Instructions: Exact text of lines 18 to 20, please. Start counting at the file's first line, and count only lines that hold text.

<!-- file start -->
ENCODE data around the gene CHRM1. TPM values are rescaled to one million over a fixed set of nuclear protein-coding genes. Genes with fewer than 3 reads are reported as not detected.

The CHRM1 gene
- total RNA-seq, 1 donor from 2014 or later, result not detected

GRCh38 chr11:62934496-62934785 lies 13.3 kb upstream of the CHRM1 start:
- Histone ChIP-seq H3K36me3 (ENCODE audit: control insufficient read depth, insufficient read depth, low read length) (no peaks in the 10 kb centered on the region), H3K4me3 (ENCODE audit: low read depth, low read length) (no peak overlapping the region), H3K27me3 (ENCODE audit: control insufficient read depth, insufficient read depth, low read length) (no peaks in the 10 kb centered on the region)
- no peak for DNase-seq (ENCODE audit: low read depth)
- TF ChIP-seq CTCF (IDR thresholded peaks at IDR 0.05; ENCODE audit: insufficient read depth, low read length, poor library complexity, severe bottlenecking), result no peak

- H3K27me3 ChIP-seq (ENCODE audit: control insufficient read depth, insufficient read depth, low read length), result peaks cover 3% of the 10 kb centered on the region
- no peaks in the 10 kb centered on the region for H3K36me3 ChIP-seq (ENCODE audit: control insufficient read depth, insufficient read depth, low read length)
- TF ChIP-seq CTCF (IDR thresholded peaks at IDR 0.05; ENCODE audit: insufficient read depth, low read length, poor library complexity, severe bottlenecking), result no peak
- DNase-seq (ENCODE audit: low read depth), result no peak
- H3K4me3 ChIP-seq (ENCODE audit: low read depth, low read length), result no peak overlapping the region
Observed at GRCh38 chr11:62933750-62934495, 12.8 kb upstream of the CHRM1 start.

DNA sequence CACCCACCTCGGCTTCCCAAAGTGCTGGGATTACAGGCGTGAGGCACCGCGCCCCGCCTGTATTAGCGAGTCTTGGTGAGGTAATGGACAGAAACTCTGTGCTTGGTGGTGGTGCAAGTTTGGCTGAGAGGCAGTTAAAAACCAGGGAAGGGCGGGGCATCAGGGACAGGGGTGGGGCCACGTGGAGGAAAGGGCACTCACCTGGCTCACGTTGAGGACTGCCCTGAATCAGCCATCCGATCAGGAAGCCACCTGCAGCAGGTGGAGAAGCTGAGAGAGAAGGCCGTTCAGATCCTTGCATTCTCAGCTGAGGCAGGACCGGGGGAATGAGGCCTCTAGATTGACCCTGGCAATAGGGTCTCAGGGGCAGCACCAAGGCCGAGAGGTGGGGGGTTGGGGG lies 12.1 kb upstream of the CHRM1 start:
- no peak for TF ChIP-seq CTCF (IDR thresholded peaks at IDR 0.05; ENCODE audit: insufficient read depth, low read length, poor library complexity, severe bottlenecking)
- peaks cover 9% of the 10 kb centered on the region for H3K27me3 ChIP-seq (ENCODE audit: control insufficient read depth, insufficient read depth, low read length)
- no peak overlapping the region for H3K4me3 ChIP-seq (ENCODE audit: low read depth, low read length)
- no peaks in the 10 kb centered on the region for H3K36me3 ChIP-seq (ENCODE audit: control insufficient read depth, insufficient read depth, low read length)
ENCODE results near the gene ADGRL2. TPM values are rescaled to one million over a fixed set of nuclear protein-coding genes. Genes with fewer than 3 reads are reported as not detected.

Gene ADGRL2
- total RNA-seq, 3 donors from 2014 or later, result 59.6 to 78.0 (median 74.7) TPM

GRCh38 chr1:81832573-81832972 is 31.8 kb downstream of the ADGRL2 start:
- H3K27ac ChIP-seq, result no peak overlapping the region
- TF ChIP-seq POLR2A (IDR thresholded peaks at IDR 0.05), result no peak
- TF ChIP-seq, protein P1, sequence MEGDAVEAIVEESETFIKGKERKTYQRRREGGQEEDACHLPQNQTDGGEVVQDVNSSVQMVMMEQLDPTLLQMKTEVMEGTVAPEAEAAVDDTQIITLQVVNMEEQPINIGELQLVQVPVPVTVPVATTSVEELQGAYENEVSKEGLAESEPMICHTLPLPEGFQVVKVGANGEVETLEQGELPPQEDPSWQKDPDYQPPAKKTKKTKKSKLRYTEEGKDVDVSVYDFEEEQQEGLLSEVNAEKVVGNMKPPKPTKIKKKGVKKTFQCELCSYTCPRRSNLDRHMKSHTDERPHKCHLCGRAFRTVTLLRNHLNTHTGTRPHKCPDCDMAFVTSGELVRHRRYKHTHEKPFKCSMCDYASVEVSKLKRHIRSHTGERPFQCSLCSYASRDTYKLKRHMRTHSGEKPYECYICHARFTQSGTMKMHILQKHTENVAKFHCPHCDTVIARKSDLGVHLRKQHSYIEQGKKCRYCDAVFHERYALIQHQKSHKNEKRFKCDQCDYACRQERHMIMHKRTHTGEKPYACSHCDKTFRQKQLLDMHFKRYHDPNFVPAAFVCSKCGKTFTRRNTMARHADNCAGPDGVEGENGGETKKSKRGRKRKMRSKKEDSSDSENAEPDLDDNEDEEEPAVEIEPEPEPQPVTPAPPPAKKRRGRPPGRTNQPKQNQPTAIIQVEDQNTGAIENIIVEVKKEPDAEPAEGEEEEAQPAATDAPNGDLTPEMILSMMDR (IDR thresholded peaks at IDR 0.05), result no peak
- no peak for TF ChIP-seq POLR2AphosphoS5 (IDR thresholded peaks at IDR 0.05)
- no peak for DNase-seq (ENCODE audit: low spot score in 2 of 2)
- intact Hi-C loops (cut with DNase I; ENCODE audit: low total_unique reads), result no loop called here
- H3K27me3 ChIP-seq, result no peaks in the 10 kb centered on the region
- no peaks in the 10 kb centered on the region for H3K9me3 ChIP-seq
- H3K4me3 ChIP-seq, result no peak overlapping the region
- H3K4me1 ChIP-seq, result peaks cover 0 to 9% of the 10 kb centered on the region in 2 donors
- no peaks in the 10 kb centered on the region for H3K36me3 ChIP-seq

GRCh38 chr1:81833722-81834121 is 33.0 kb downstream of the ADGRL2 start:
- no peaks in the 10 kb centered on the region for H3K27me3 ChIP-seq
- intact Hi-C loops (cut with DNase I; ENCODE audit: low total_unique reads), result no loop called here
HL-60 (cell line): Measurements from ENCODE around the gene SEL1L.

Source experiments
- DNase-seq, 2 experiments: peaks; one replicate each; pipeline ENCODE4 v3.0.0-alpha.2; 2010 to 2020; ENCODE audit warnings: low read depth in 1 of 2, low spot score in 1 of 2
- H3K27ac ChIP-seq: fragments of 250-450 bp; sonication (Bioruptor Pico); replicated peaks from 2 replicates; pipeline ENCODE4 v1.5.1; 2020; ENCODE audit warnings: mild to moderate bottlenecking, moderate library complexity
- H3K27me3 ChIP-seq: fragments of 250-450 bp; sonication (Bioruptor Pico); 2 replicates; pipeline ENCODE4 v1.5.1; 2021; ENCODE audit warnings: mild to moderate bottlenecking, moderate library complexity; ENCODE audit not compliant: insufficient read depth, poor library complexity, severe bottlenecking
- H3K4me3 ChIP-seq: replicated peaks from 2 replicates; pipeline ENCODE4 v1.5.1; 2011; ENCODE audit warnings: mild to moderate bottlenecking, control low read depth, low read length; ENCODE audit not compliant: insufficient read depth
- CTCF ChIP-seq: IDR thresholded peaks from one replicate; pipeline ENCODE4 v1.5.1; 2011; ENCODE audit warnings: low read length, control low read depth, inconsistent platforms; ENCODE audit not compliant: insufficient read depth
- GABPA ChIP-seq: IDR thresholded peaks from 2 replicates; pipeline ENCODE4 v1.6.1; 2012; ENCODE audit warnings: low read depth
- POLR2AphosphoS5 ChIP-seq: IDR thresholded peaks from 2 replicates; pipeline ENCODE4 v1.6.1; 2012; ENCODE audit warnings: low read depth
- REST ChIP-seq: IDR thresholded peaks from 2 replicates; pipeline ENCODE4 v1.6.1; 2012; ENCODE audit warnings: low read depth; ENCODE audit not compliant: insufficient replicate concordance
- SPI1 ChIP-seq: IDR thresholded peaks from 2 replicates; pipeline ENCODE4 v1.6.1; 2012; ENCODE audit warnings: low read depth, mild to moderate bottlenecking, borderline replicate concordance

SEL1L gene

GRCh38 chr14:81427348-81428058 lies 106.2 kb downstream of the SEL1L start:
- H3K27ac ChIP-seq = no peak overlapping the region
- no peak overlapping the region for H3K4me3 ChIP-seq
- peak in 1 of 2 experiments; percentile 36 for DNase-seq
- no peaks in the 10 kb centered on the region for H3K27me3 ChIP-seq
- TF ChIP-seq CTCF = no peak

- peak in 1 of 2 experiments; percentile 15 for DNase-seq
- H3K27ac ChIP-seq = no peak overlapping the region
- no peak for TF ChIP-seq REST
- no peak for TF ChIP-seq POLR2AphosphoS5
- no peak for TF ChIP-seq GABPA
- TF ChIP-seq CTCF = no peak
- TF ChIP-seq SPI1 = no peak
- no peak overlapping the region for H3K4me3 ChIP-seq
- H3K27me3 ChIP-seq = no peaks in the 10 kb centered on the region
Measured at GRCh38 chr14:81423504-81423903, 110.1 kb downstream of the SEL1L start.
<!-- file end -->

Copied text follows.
- no peaks in the 10 kb centered on the region for H3K36me3 ChIP-seq (ENCODE audit: control insufficient read depth, insufficient read depth, low read length)
ENCODE results near the gene ADGRL2. TPM values are rescaled to one million over a fixed set of nuclear protein-coding genes. Genes with fewer than 3 reads are reported as not detected.

Gene ADGRL2